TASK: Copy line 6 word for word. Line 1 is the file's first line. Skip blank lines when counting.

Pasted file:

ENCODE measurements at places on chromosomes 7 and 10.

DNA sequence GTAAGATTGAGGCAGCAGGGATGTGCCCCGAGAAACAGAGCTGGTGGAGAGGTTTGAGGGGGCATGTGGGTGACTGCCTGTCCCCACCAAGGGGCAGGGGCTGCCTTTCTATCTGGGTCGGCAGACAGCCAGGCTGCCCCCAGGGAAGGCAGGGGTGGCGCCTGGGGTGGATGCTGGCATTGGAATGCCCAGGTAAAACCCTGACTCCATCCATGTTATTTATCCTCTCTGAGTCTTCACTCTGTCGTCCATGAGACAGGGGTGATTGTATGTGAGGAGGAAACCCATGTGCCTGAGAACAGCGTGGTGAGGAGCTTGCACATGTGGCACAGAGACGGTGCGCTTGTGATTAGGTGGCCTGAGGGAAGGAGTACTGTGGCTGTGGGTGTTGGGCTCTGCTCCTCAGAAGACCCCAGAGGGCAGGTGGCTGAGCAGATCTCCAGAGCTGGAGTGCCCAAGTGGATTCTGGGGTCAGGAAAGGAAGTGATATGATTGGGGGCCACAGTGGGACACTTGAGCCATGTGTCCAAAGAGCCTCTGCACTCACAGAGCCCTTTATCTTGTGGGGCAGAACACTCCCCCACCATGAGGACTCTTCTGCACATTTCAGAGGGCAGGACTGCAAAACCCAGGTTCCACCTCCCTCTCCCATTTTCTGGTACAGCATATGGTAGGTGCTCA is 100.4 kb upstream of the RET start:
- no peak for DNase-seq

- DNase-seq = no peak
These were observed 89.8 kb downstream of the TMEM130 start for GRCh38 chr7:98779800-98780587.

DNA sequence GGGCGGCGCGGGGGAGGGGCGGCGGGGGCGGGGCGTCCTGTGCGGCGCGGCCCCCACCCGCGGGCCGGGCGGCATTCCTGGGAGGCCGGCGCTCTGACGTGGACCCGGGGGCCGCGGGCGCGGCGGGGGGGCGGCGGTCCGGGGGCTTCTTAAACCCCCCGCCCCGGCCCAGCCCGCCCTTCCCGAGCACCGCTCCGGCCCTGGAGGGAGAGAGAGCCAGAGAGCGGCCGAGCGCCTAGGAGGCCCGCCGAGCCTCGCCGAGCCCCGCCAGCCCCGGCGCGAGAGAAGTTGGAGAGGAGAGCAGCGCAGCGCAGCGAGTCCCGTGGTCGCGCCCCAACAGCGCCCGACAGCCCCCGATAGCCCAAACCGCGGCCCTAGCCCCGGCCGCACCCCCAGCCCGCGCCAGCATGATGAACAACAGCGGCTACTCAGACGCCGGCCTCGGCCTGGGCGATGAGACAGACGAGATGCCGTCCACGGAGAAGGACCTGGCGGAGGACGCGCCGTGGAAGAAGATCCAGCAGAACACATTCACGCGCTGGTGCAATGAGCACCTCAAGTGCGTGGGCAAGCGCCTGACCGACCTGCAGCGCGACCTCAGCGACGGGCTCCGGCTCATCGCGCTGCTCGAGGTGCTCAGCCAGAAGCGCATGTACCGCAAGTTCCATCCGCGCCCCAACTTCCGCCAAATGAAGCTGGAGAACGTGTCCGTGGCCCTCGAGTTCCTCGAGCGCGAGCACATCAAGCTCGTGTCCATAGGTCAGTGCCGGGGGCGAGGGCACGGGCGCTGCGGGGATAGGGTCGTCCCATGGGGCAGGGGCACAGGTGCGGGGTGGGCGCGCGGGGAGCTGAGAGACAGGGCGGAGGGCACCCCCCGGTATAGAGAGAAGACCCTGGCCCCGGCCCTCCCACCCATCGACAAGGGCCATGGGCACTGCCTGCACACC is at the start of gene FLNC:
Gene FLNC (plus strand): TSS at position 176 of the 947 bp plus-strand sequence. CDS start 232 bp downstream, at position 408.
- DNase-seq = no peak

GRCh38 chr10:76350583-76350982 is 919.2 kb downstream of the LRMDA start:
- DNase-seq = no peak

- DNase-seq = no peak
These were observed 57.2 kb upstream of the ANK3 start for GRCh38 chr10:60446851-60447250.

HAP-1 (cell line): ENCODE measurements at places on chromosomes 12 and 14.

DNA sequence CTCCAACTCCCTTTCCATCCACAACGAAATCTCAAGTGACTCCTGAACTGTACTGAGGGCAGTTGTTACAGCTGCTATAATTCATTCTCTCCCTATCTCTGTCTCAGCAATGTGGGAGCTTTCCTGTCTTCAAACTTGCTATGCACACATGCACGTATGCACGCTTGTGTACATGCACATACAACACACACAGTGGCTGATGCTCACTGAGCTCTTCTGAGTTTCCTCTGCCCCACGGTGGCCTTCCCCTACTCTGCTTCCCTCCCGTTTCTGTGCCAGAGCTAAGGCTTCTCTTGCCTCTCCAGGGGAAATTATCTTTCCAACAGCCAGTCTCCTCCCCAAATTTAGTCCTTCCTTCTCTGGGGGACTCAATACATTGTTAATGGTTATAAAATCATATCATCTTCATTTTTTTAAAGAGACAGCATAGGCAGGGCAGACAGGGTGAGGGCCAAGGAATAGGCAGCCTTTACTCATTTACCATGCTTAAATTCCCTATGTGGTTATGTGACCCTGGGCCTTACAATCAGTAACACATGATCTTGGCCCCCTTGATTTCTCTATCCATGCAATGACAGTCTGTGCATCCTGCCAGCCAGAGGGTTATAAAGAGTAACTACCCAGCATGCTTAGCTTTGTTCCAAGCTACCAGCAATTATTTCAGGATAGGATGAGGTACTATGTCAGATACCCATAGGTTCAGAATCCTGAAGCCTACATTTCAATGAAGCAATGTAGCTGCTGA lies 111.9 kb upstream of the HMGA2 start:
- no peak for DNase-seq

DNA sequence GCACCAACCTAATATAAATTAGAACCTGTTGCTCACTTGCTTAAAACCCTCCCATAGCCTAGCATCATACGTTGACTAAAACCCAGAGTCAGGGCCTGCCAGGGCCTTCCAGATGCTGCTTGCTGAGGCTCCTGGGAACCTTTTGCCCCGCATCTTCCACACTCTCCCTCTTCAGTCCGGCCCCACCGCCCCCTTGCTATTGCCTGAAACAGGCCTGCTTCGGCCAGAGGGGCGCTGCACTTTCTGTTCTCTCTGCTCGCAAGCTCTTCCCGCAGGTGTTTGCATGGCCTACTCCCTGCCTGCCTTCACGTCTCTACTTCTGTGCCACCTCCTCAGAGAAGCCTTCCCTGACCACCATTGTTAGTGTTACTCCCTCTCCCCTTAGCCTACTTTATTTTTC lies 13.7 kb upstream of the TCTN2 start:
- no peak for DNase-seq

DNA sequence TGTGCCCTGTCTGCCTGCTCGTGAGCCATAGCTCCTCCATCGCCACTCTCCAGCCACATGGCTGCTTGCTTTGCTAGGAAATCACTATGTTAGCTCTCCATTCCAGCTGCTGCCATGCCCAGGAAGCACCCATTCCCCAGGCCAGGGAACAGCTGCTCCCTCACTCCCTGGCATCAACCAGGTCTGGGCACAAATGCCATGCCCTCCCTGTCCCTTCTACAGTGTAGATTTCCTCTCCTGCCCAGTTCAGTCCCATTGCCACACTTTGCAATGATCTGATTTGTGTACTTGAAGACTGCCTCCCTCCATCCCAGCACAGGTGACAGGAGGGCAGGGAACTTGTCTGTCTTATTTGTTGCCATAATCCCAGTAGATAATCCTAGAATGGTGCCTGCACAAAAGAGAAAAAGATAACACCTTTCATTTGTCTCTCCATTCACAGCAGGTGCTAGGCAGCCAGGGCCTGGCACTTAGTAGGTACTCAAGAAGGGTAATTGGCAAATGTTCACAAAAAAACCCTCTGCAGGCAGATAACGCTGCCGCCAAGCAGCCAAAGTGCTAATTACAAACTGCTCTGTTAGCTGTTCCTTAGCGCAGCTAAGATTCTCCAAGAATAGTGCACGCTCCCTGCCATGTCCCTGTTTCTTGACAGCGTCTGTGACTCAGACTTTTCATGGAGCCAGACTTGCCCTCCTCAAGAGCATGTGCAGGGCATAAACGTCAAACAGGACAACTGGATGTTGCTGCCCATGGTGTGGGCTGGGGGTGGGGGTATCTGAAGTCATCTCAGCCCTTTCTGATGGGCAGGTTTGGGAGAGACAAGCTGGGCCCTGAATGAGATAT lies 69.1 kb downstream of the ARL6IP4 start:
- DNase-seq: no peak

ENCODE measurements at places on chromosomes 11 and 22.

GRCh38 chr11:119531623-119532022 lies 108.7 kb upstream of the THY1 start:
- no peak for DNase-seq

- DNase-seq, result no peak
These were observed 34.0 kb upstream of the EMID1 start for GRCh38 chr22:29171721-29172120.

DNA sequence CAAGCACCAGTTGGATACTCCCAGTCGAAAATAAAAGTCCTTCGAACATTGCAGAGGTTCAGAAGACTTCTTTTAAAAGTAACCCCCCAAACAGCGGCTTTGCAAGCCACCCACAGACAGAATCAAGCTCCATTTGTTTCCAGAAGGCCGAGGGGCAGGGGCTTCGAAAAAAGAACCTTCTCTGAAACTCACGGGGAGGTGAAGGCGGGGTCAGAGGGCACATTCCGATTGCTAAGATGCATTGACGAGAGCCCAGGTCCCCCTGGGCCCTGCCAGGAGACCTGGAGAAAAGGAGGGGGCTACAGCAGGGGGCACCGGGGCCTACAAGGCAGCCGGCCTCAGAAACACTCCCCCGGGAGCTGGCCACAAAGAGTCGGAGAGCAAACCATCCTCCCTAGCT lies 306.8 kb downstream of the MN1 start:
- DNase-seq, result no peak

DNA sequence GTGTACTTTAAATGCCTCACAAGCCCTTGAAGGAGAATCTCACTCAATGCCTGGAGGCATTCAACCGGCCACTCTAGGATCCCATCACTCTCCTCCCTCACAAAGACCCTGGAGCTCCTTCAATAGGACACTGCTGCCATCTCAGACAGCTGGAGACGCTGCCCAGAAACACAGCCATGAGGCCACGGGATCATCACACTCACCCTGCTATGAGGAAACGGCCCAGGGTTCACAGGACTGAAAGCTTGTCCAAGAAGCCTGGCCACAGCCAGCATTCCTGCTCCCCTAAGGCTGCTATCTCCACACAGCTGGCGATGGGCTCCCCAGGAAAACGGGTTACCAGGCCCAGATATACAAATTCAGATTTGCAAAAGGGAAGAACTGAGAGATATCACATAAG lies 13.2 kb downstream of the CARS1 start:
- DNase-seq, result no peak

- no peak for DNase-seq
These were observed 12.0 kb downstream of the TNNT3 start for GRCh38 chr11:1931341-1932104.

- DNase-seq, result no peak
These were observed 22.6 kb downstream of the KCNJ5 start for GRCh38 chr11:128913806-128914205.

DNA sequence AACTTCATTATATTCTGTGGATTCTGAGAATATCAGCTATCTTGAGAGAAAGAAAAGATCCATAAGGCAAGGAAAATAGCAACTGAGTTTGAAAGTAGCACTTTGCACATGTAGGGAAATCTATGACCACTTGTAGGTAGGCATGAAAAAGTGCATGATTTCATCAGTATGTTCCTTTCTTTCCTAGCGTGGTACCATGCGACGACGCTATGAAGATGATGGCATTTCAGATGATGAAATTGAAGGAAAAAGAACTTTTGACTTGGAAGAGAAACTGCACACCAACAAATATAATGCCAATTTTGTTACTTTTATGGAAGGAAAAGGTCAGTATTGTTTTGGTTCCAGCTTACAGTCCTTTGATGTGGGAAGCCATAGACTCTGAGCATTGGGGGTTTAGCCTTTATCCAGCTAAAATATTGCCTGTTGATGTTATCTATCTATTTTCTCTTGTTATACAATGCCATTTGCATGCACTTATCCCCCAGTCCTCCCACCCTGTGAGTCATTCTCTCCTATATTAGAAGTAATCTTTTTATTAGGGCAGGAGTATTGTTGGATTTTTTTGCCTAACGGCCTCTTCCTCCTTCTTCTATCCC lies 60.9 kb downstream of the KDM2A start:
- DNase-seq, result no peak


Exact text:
DNA sequence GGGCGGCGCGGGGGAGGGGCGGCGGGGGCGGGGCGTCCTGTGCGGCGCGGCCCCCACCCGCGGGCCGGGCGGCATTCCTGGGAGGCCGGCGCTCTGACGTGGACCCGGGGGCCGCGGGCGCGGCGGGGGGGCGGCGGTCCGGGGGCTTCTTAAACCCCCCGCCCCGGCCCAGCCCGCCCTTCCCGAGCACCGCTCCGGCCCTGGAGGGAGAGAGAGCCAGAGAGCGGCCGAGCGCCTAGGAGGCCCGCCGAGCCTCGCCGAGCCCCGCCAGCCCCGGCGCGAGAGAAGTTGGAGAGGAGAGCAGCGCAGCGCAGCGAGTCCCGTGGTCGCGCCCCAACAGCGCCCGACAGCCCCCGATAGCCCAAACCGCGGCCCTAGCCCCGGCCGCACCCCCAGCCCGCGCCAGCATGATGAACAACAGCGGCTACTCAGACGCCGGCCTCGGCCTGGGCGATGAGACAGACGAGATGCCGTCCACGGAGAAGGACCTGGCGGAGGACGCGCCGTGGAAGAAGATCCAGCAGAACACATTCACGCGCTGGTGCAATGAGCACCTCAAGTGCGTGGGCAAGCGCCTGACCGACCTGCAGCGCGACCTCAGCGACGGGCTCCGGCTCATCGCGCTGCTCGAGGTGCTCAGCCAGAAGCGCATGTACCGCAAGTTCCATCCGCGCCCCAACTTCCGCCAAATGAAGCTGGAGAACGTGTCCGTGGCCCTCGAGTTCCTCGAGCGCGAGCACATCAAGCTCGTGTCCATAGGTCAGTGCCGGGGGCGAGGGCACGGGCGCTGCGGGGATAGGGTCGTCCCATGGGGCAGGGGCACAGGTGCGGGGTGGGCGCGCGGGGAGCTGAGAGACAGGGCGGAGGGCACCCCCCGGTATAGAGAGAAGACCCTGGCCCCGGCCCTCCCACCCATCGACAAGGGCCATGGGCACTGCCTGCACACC is at the start of gene FLNC: